A new strategic drama unfolds in the Himalayan theatre
With the build-up of Chinese defence assets along the Tibetan plateau, the larger power game between the two largest economies of the world is in full play – and India has a massive stake in maintaining strategic equilibrium.
The renewed focus on the Himalayas in recent weeks goes on to show how the region has become the new theatre for geopolitical supremacy – it is today what central Asia was to the US and USSR a few decades back. With India swiftly moving to reassess its strategic interest in the area and to enforce new reprisals to contain Chinese ambitions, it has also become a centre of global attention.
In the first part of this two part series, we looked at the strategic importance of this region in detail. In this column, we analyse how this region is influencing regional and multilateral grouping.
Related stories: The Himalayas emerge as the new theatre for geopolitical supremacy
Reorganisation of regional grouping
One of the fallouts of the recent India-China stand-off is likely to be visible in the reorganisation of regional groupings, say diplomats and analysts.
One of the demonstrated priorities of US President Donald Trump has been to strengthen US security arrangements through partnership and alliance with nearly all nations bordering China – including the QUAD – to establish an “Arc of Democracy” that covers a wide swathe of nations from central Asia, Mongolia and the Korean peninsula to strategic alliances with almost all nations in East and Southeast Asia.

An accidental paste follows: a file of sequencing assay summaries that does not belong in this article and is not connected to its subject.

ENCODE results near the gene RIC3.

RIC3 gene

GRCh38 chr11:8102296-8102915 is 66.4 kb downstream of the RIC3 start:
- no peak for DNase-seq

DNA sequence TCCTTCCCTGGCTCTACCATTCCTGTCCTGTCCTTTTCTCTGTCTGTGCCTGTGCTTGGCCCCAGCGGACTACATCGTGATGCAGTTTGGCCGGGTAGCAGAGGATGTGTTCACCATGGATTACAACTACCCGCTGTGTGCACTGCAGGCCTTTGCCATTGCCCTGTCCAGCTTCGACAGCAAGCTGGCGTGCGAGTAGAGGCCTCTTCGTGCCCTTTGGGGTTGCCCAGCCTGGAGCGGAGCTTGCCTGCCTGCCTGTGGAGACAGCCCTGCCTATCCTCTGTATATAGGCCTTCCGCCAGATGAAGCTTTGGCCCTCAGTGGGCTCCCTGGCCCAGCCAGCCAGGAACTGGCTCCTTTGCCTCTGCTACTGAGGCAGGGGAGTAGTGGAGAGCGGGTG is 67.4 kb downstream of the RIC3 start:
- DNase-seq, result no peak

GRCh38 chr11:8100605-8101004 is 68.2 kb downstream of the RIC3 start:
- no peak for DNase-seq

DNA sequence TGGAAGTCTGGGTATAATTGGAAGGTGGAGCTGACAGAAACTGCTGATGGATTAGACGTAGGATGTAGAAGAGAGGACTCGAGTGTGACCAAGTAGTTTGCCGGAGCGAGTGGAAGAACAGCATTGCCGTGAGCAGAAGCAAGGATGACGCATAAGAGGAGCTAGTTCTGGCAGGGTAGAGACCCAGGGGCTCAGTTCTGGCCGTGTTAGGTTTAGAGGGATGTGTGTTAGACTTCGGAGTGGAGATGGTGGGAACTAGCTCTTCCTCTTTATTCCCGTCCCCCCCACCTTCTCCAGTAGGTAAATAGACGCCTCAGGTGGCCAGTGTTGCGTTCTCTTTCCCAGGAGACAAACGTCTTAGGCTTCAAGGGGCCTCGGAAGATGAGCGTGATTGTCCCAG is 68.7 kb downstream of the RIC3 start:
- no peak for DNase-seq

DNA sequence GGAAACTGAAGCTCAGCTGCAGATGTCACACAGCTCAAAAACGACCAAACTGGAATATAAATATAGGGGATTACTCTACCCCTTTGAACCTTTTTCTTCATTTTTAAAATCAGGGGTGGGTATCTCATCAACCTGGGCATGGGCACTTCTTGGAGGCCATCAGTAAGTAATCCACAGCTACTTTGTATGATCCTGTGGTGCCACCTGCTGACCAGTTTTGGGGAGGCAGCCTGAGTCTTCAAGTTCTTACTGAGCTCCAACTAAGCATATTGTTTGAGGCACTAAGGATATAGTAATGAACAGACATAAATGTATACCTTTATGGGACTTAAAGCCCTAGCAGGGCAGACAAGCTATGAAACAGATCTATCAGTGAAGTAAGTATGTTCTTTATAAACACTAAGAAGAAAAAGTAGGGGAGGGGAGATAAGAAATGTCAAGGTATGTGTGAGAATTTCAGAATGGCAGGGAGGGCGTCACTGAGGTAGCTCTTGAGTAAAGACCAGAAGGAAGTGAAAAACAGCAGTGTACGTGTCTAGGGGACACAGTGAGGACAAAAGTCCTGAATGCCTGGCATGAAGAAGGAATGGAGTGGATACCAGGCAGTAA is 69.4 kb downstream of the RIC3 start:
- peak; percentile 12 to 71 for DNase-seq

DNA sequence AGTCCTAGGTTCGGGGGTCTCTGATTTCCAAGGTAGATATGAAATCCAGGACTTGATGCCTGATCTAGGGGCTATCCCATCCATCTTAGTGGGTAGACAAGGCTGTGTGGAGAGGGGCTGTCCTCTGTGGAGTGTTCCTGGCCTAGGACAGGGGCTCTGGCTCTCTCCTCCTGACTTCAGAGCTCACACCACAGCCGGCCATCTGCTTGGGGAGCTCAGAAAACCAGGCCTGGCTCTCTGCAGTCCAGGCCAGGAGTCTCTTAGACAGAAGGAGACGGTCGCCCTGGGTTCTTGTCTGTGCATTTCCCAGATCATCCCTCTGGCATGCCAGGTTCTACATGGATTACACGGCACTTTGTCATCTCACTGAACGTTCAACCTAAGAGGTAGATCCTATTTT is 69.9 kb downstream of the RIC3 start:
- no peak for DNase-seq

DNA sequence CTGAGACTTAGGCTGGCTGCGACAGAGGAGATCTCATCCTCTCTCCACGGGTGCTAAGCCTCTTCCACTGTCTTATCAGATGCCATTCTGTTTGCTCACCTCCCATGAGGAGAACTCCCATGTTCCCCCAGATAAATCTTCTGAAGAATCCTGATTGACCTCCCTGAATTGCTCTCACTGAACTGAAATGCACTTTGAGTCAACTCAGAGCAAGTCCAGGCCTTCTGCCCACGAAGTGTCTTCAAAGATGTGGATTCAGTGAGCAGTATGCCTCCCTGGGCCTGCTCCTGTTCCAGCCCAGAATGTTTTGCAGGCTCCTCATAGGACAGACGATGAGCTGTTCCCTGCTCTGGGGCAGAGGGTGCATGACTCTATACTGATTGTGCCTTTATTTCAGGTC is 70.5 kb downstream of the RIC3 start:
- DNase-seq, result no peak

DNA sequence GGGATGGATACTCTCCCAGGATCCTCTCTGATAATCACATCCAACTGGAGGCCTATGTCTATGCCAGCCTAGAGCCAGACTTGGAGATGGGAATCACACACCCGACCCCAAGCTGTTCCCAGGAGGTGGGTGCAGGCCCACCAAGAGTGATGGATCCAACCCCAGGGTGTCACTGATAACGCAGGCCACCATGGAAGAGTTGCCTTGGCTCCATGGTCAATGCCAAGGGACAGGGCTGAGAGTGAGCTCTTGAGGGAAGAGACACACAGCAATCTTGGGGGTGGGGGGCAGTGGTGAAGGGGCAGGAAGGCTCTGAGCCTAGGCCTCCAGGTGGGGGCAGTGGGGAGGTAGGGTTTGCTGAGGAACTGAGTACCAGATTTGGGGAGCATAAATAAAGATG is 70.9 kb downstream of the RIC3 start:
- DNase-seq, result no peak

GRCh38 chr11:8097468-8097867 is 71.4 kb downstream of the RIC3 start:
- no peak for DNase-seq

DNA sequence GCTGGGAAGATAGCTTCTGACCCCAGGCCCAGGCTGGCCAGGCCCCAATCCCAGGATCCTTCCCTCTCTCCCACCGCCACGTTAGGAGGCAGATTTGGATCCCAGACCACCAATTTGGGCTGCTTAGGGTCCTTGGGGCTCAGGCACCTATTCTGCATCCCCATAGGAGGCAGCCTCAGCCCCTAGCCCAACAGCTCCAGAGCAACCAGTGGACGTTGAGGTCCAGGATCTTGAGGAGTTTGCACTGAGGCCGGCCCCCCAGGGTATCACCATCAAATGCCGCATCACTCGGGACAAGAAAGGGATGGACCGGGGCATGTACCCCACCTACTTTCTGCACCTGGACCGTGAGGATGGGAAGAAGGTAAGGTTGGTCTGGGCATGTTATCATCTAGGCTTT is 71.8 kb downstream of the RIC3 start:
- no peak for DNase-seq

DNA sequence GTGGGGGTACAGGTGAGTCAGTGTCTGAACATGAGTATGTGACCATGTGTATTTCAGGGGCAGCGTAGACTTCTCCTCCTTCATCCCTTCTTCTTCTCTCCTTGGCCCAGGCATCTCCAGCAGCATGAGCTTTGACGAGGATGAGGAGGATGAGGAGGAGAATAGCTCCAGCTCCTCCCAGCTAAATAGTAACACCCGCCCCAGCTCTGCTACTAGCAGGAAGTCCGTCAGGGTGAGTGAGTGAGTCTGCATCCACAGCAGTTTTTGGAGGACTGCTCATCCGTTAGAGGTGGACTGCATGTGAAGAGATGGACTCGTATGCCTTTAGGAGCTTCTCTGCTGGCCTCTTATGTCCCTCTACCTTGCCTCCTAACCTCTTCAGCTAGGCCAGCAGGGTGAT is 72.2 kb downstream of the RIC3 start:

One corollary of this that feeds into India’s foreign policy objectives is an increased Indian investment in Afghanistan, along with a more pro-active role as a regional partner whether in Myanmar, Bangladesh or the Himalayas. Under a reinvigorated foreign policy propagated by Modi, India has been able to achieve exactly that, even while delicately rebuffing US suggestions to mediate between New Delhi and Pakistan or China on bilateral issues.
From QUAD to D10: Groupings against China
President Trump’s great personal equation with Prime Minister Modi – he never fails to call him a really good friend – has also helped reimagine the possibilities of global diplomacy vis-à-vis the region. Trump postponed the G7 summit scheduled in June and plans to invite Australia, India, Russia and South Korea. Amid the growing bonhomie, Britain has proposed a grouping that comprises G7 plus Australia, India and South Korea – making it 10 nations of democracy or the D10. The underlying idea is simple: to effectively combat China’s rogue designs and to break the monopoly on 5G.
With such hectic rearrangements in place between India, world powers and China, it won’t be an exaggeration to view the localised “Cold War” in the Himalayas as a new version of the Great Game played between the British and Russian empires over Afghanistan and Central Asia. Right from 1950, when Mao Zedong asserted Chinese control over Tibet by force of arms in a bid to end Tibetan Buddhism, to the so-called “Seventeen Point Agreement” of 1951 by which Tibet ceded to Chinese sovereignty, to the 1959 crisis and India’s decision to grant asylum to the Dalai Lama, the Himalayas has always been the volatile flashpoint of geopolitics in the sub-continent.